Sunday 9 August 2020


ZIIMBABWE on Friday recorded its youngest Covid-19 death when a three-week-old baby died in Hwange, baffling health experts after it was discovered that both his parents had tested negative.

The death could be the second youngest in the world after a two-day-old baby died in South Africa in February, officials said. The Ministry of Health and Child Care reported that the baby was among the Covid-19 related deaths that were recorded between 3 and 5 August.

“Today we regret to report five deaths which occurred between 3 and 5 August 2020 in the community and on admission to the casualty department at Parirenyatwa Group of Hospitals and other hospitals after investigations and a post-mortem was done. These include two males and two females from Harare Province and a baby aged three weeks from Matabeleland North Province and had respiratory symptoms compatible with Covid-19 and the polymerase chain reaction (PRC) results were positive for Covid-19,” the Ministry said.

Matabeleland North Provincial Medical Director Dr Munekai Padingani told Sunday News yesterday that the baby was born to a young mother at St Patricks Hospital in Hwange with multiple congenital disorders (birth deformities).
“The baby was three weeks old and was born with congenital malformations and was sent to Mpilo Central Hospital for management there. The mother was told to wait for three to five months before the child could be operated on to correct the malformations. They also wanted the child to gain a bit of some weight before the operation was conducted,” he said.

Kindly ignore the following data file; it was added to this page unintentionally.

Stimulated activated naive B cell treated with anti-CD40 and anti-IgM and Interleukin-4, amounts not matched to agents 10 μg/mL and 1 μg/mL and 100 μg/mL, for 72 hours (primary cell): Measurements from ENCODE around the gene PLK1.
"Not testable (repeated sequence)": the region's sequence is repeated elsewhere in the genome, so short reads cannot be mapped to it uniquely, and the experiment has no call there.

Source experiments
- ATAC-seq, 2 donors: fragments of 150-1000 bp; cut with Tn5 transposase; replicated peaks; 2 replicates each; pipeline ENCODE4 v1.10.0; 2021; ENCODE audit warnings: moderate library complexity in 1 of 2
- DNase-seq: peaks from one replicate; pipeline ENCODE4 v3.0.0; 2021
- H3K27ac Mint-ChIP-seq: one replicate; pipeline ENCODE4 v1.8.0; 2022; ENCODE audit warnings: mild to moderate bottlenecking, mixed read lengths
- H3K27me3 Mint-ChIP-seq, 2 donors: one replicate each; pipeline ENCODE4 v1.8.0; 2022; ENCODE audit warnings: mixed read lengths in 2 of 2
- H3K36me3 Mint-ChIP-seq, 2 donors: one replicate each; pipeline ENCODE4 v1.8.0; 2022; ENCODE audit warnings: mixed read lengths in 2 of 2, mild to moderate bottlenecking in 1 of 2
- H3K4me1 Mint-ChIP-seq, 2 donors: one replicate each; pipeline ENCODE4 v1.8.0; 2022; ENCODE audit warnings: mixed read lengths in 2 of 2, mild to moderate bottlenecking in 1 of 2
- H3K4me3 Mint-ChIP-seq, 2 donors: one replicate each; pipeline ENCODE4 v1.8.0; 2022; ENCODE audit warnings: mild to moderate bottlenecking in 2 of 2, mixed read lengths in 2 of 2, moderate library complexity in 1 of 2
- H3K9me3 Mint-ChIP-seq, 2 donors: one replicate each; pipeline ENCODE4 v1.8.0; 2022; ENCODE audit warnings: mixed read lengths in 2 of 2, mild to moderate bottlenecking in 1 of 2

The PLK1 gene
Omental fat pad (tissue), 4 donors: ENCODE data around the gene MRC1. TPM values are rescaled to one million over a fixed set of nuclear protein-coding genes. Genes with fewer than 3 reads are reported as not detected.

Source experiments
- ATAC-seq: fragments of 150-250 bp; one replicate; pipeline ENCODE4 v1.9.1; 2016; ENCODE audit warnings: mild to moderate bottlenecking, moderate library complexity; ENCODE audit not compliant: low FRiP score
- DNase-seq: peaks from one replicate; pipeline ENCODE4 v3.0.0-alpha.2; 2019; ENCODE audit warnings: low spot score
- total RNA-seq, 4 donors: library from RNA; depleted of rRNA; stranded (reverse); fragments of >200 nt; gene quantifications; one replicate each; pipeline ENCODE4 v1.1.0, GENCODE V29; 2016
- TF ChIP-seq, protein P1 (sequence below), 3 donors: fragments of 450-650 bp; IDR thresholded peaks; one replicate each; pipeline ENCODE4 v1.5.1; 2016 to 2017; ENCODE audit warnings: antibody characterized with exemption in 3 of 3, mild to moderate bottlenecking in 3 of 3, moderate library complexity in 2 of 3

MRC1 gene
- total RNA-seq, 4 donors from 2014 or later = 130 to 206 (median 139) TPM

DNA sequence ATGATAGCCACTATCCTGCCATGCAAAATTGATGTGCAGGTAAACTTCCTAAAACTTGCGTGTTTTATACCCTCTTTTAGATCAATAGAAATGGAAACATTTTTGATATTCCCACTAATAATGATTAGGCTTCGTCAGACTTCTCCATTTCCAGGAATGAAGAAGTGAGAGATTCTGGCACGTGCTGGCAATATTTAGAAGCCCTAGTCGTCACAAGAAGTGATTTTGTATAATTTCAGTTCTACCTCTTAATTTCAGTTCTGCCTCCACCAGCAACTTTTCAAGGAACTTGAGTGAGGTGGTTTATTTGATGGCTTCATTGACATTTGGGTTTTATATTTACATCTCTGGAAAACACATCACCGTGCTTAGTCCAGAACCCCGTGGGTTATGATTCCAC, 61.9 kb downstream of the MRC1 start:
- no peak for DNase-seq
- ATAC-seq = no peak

Dr Padingani said the mother, after being discharged from Mpilo Central returned to Hwange with the baby a week ago and the child died at home. As per routine under the Covid-19 regulations, he said a specimen was collected from the body and tested positive for Covid-19. He, however, said initial tests had shown that the baby was born without the disease and the mother and father had tested negative to Covid-19.

“We did a rapid test on the mother and the father and they were both negative, so it means they were not in contact with the virus. They do not have antibodies against the virus. We have to do a PCR on them to further test them. But that hypothesis of saying the baby was born with the virus from the mother is out. Maybe the baby got infected elsewhere, that is my assumption,” said Dr Padingani.

He said since the baby was born with congenital malformations, he already had underlying health conditions which put him at high risk of succumbing to Covid-19.
“The baby had cleft palate, agenesis of the nasal septum, meaning that the separation between the nostrils of the baby was not there and the nose was very small. He also had anal malposition and low set ears. The baby had too many malformations at birth which also contributed to the death.”

The PMD said it was important that health workers practise high levels of caution to avoid getting infected or passing on the virus to their patients. Sunday News


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